The BlackBerry Priv had been among the struggling Canadian company's big gambles from earlier this year in CEO John Chen's bid to save the firm from the doldrums. According to commentators, the gamble looked to be paying off.
BlackBerry said it had earned $548 million in global revenue in the quarter ended 28 November, which was 11.8 per cent more higher than in the earlier quarter, and the first time since 2013 that the company reported two straight quarterly increases in revenue.
However, though there was much interest on how the Priv had fared, Chen had not given the slightest clue at the phone's numbers. ''The initial 30 days of sales has been quite positive,'' said Chen, keeping it as short and sweet as possible. ''I don't want to over-hype things. It's an expensive phone.''
In its quarterly report, BlackBerry announced it had sold 700,000 phones during that period which came in at a couple of thousand lower than what some analysts had forecast but also a hundred thousand lower than the number of phones it sold in the prior quarter. On the plus side though, BlackBerry said the average price of the smartphones sold in its last quarter was $315, a huge year-over-year improvement from the $240 of November 2014 quarter.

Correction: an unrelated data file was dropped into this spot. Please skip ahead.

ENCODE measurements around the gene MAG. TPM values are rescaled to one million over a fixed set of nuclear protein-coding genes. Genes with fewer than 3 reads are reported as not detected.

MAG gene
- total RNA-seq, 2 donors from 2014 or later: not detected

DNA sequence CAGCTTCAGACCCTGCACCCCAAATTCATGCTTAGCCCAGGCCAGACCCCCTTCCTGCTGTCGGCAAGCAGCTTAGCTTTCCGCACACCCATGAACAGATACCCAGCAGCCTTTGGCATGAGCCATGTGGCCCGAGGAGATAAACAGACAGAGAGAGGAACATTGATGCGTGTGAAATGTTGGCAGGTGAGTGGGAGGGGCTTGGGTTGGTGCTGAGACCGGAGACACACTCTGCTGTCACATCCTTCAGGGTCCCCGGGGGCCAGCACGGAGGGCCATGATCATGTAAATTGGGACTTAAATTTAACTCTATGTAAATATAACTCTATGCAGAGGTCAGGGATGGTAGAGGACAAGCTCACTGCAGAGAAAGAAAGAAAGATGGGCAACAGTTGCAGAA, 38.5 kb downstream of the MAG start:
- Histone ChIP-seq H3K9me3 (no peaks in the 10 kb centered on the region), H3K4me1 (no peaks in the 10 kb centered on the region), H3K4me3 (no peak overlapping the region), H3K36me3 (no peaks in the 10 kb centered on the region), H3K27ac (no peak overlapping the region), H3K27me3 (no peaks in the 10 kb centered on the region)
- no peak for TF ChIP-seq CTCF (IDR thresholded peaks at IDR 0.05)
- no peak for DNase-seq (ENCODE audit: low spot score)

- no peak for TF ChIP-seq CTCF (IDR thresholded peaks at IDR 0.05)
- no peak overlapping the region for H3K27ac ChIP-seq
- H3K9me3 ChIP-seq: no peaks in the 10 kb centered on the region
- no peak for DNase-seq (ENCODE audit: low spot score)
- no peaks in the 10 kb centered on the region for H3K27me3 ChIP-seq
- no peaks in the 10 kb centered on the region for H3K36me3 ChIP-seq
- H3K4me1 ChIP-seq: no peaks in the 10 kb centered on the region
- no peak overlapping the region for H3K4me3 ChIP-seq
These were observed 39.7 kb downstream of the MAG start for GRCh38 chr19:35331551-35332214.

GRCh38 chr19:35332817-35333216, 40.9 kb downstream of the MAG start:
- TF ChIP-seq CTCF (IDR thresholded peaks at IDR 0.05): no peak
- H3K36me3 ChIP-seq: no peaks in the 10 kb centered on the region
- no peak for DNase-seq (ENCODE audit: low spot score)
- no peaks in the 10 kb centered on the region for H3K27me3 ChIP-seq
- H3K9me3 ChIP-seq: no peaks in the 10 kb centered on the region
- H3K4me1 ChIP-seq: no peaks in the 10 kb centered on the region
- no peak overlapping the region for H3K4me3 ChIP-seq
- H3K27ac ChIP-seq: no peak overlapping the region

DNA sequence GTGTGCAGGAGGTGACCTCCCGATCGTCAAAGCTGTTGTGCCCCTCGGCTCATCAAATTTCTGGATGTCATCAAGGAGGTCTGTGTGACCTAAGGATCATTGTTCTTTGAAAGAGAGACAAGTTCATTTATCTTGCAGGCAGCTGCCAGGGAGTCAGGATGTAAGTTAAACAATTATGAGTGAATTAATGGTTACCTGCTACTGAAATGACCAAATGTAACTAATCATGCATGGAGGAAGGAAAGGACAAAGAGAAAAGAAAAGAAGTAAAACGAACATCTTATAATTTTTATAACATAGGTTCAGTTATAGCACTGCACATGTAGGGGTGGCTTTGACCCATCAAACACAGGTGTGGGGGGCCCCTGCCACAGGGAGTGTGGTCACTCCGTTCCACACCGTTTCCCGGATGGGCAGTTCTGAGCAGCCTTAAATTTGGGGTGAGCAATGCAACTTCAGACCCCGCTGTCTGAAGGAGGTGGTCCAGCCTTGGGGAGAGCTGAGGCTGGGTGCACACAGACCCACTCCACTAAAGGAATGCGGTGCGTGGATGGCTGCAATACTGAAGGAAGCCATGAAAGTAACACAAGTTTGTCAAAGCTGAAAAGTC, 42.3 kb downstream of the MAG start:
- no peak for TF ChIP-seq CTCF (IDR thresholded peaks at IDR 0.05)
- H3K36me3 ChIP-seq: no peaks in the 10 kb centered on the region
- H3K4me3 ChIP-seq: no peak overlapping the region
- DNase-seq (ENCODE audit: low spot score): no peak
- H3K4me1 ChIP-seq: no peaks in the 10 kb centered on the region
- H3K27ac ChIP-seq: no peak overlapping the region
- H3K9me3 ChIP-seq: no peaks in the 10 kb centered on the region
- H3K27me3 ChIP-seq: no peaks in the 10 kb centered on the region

Meanwhile, BlackBerry's software pitch started to show traction, following the company reporting a smaller quarterly loss and its first quarter-to-quarter revenue increase in over two years, which sent its stock soaring 13 per cent.
In a significant development, gains in software revenue more than offset a worsening decline in legacy system access fees for the first time, according to the Waterloo, Ontario-based company which added, the trend should continue.
The company might break even in the current quarter, but this could be complicated by investments being made toward growing both software and hardware sales, according to chief executive John Chen, who is expecting a return to sustainable profitability in Blackberry's fiscal 2017, which would begin in 17 March.